X (formerly Twitter) has taken swift action to protect its users from further exposure to "sensitive content," blocking searches for American pop star Taylor Swift amid a rise of pornographic deepfake images depicting the pop star.
Users attempting to search for Taylor Swift on the platform encountered error messages, indicating that searches for her name were temporarily disabled.
"This is a temporary action and done with an abundance of caution as we prioritize safety on this issue," Joe Benarroch, head of business operations at X, said in a statement.
Google's English Dictionary defines deepfake as "a video of a person in which their face or body has been digitally altered so that they appear to be someone else, typically used maliciously or to spread false information."
Swifties Take Action
Last week's emergence of sexually explicit and abusive deepfake images of Swift prompted a response from both the platform and her dedicated fanbase, known as "Swifties."
Swifties launched a counteroffensive on X and initiated a #ProtectTaylorSwift campaign to flood the platform with positive images of the singer and report accounts posting or sharing the deepfakes.
Reality Defender, a group specializing in detecting deepfakes, reported a surge in nonconsensual pornographic material featuring Swift, particularly on the Musk-owned platform.
The group identified numerous unique AI-generated images, with some depicting Swift in football-related scenarios, objectifying her and, in some cases, portraying acts of violence on her deepfake persona.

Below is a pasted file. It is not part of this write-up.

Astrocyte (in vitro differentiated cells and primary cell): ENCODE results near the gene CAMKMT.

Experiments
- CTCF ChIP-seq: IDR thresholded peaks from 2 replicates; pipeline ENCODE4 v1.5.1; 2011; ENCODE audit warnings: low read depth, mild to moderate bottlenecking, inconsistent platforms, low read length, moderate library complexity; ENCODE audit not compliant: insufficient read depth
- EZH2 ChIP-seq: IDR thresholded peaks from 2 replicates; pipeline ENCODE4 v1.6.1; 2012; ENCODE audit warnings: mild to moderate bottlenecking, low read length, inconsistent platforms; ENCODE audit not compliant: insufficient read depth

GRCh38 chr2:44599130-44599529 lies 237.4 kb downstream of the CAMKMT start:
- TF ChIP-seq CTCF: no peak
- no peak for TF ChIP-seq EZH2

Deepfake technology has increasingly become a concern in recent years, as it has become more accessible and easier to use.
A 2019 report from AI firm DeepTrace Labs highlighted the disproportionate targeting of women by deepfake creators. Hollywood actors and K-pop singers were among the primary victims identified in the report.
Recently, deepfake technology has also been used to imitate Anatoly Yakovenko, co-founder of blockchain platform Solana, to create fake giveaway ads on YouTube and X.
X to Hire More Content Moderators
Meanwhile, X CEO Linda Yaccarino announced the establishment of a new "Trust and Safety center of excellence" in Austin, Texas, aimed at fighting child sexual exploitation (CSE) on the platform.
"While X is not the platform of choice for children and minors – users between 13-17 account for less than 1% of our daily U.S. users – we have made it more difficult for bad actors to share or engage with CSE material on X," Yaccarino said in a statement.
"We are improving our detection mechanisms to find more reportable content on the platform to report to the National Center for Missing and Exploited Children (NCMEC)."
In 2023, X suspended 12.4 million accounts for violating CSE policies, a significant increase from 2.3 million suspensions in 2022. Additionally, the platform referred 850,000 reports to NCMEC last year, including those done through X's first fully-automated report system.
To bolster its efforts, X is in the process of hiring 100 content moderators for its new Austin office dedicated to combating online child abuse.
Editing by Katherine 'Makkie' Maclang